One drizzling night on their way home from classes, Camar took off his tubao which he used as a belt for his denims so Bai could cover her head. A loud voice in the dimly lit alley jolted them.

“Where do you think you’re going, you Black Shirt?”

There were five men in the shadows. They were armed with bats, truncheons, and chains. One figure stepped out and looked at them closely. The man noticed the tubao on Bai’s head and dismissed them. “You may go! You are not the one we’re after.” Camar and Bai hurriedly walked away in fear of whatever else the darkness held in wait for them.

The next day, the news spread all over the campus that a rumble was raging between the Ilagas and the Black Shirts. One Ilaga fratman was found dead with a rosary stuffed down his throat. That night, Purok Medina was razed to the ground by men who angrily shouted, “You Muslims hate us for eating lechon. Now be the lechons yourselves!”

Several classes in one building of the university were cancelled because the homeless Muslims sought shelter there. Bai was among the volunteers who attended to the fire victims. Many of them wore only flimsy malongs since all their clothes and properties were lost in the fire.

Afterwards, when the embers from the fire had become ashes, the anger still seethed and surged. Prayers chanted in loud wails could be heard as they reverberated in the building. The fire took the lives of three children innocent of the two frats’ folly. The sufferings she saw made Bai realize that she had a crucial decision to make.

* * *

The strife was still going on, this time on a wider scale, when Bai passed the board exams. She found a low-paying job at the provincial hospital and was assigned to the unholy graveyard shift from 10 p.m. to 6 a.m. Camar had gone underground and joined a rebel movement espousing the secession of Mindanao from the Philippines. The writing on the wall called for a holy war—jihad. This only served to drive a deeper wedge leading Camar and Bai to drift apart.

While on duty, Bai was called to assist in the emergency room. A Muslim rebel was seriously wounded during an encounter with the military. “This man could have been my Camar,” she thought. As she cleaned the rebel’s wounds, tears stung her eyes. She tried to hold them back, but it was too late—the floodgates of her memory opened and clouded her vision.

“Bai, I am a Muslim. My religion judges. It urges resistance when and where there is injustice.”

“Why do you have to do this? Don’t you know what it is doing to us, to our lives?” Bai was inconsolable.

“We are only fighting for what is rightfully ours.”

“But this will also bring down a holocaust upon all of us!”

“Yes, I know that . . .” Camar let out a heavy sigh. “But I also know and feel that I love you so much, Bai. The jihad, if it comes, can’t change that.”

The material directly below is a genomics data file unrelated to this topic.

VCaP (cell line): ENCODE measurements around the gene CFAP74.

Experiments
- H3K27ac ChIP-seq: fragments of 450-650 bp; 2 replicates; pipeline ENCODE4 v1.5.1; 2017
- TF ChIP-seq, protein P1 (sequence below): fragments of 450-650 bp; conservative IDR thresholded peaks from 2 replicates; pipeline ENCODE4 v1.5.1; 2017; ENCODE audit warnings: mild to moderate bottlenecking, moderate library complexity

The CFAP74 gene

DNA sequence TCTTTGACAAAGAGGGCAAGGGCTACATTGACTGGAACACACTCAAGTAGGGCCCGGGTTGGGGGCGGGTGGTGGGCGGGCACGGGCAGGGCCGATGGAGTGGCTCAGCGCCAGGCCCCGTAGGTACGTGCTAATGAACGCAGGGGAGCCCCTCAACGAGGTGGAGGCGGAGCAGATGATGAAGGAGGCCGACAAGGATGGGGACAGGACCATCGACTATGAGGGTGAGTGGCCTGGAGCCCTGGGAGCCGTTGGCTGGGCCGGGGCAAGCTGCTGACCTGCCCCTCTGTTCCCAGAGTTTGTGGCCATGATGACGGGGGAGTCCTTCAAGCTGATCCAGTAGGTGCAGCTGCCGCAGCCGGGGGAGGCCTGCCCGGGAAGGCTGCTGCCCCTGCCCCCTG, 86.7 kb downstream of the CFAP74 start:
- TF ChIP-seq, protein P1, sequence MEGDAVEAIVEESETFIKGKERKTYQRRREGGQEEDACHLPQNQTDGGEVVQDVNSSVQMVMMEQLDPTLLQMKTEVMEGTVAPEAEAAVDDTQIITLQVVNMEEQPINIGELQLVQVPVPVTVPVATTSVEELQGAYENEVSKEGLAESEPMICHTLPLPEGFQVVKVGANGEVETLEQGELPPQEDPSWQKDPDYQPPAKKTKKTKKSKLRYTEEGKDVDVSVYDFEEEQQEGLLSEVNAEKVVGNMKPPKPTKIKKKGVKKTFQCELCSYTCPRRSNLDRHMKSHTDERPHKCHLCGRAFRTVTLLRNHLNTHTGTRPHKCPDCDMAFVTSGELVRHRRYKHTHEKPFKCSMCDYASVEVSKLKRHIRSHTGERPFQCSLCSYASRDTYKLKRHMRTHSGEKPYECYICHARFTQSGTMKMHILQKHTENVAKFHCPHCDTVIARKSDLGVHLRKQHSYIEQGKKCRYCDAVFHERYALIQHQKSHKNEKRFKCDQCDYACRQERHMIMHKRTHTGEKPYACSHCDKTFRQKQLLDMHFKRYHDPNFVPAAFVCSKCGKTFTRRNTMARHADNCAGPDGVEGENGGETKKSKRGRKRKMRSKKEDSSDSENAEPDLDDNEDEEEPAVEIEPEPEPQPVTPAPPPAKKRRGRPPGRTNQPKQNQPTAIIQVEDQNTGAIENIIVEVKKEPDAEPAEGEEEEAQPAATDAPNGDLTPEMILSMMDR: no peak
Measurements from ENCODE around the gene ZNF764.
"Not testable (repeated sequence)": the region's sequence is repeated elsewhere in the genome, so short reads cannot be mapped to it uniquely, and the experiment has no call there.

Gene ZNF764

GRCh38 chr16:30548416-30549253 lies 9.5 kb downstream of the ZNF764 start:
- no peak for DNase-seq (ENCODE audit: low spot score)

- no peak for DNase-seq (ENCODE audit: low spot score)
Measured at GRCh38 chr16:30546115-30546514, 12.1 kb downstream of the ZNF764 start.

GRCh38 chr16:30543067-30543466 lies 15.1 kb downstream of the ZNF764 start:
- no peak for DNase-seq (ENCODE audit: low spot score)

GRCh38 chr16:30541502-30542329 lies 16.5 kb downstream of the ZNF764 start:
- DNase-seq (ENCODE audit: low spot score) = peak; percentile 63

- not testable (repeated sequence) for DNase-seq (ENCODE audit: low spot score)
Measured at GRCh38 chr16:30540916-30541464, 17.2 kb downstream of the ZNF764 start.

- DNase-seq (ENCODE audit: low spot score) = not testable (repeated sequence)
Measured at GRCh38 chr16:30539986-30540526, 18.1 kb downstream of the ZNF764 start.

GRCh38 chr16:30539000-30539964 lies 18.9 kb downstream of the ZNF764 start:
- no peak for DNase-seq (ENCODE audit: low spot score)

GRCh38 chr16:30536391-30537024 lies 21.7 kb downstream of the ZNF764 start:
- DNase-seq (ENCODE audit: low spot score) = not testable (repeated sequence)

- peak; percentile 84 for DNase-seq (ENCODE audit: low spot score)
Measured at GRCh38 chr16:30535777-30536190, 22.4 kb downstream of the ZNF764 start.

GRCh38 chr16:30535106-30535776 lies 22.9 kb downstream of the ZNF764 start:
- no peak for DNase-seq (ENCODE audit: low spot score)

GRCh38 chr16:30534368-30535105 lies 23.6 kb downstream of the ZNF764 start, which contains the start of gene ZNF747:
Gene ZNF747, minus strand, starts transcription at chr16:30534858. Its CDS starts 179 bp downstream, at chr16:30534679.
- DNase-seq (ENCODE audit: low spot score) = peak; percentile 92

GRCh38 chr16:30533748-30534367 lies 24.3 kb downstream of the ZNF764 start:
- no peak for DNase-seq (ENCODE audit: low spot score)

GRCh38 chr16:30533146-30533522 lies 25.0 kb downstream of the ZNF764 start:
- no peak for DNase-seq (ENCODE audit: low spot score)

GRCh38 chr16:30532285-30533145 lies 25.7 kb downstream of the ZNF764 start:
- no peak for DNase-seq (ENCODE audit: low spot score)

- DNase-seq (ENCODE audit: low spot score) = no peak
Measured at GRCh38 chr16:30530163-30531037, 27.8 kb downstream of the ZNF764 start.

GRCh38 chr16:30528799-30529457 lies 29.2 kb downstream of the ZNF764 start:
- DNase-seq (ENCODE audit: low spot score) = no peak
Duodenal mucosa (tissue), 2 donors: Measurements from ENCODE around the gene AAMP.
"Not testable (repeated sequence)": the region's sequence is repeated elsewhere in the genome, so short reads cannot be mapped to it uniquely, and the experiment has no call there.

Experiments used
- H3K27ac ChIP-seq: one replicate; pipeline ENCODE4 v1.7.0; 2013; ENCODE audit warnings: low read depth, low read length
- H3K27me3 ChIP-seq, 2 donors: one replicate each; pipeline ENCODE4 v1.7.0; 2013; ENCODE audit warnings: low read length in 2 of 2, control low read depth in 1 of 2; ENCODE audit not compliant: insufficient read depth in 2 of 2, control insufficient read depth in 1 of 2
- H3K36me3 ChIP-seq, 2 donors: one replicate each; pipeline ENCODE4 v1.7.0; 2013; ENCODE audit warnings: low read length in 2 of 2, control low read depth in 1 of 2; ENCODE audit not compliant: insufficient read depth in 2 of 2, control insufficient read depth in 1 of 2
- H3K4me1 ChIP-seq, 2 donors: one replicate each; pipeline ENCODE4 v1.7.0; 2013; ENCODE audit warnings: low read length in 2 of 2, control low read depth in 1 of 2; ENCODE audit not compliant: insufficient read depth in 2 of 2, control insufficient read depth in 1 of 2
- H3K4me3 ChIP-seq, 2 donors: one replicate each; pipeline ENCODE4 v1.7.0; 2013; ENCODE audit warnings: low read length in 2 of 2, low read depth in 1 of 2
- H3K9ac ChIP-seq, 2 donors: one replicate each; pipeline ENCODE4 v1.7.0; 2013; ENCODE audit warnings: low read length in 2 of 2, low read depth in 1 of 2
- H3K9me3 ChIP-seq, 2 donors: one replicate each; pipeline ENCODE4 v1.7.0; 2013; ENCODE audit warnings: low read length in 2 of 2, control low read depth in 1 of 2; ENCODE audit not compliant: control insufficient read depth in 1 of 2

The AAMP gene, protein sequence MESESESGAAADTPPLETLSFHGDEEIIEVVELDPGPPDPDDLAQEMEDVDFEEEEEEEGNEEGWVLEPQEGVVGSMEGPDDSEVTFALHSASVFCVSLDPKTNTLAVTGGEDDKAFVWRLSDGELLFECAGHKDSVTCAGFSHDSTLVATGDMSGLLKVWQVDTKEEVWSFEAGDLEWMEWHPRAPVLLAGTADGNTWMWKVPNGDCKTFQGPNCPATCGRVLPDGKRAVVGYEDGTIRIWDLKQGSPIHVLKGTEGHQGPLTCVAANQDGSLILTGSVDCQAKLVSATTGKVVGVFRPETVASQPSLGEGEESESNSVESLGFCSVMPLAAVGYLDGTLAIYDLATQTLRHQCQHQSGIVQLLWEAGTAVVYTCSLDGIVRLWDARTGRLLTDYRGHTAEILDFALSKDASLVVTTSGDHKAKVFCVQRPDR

“Camar, at this moment, I swear upon the Holy Bible that you are and will always be the only man I love.”

“Bai, on the powerful words of the Koran, I promise you my heart.”

Their irreconcilable differences lost momentum and became trivial on that bittersweet night of parting.

* * *

From that moment on, every shot fired became a thorn inflicted on Bai’s heart. She seemed to see Camar’s face on every casualty in those skirmishes. She became closely attentive to news of encounters in the province. Her ears morbidly waited to hear only one name. She feared the inevitable—she feared for Camar’s life.

The routinary night watch over the patients began to tell on Bai’s disposition. She was restless as she made her rounds. While adjusting the intravenous drip for a patient, she saw a flash of red outside the windowpane. It was Camar waving his ubiquitous tubao. Bai’s heart leaped at the sight of him. It was almost a year since their separation. She pointed towards the morgue wing and hurried to welcome her rebel back. She tried to conceal her nervousness, but it showed in her uneven steps.

Their kisses were passionate. Bai broke away from his lingering embrace. “You must not be seen here. There are soldiers confined here.” There was alarm in her voice.

“I will not be deprived of my chance to see you and to have you in my arms.” Camar looked at her longingly.

“Camar, it is not safe here. I want you to stay on, but you have to go now. Please!” Bai sobbed through her tears.

He brought out his tubao and tenderly wiped her tears. “I will bring your tears with me. They will always remind me of your love.” He took her face in his hands and kissed her once more.

Bai watched the darkness envelop Camar. The future was as murky as ever. Her restlessness lifted only to let anxiety settle down in its place. She heard gunshots nearby. She held an empty medicine tray tightly with both hands. One patient moaned aloud in his troubled sleep. “Everything will be all right,” she told herself. She felt a shudder course through her body. “It will be all right . . .”

She learned that Camar was spotted the night before. Bai did not know what to do and think. She paced the length of the nurses’ quarters. She wanted to cry but she could not. Her handkerchief choked from her constant wringing of it. Later that day, a bunch of tinagtag was delivered to her by a grimy-looking boy. He would not tell her from whom it came. Hurriedly unwrapping the delicacy, Bai found a message meant for her eyes only.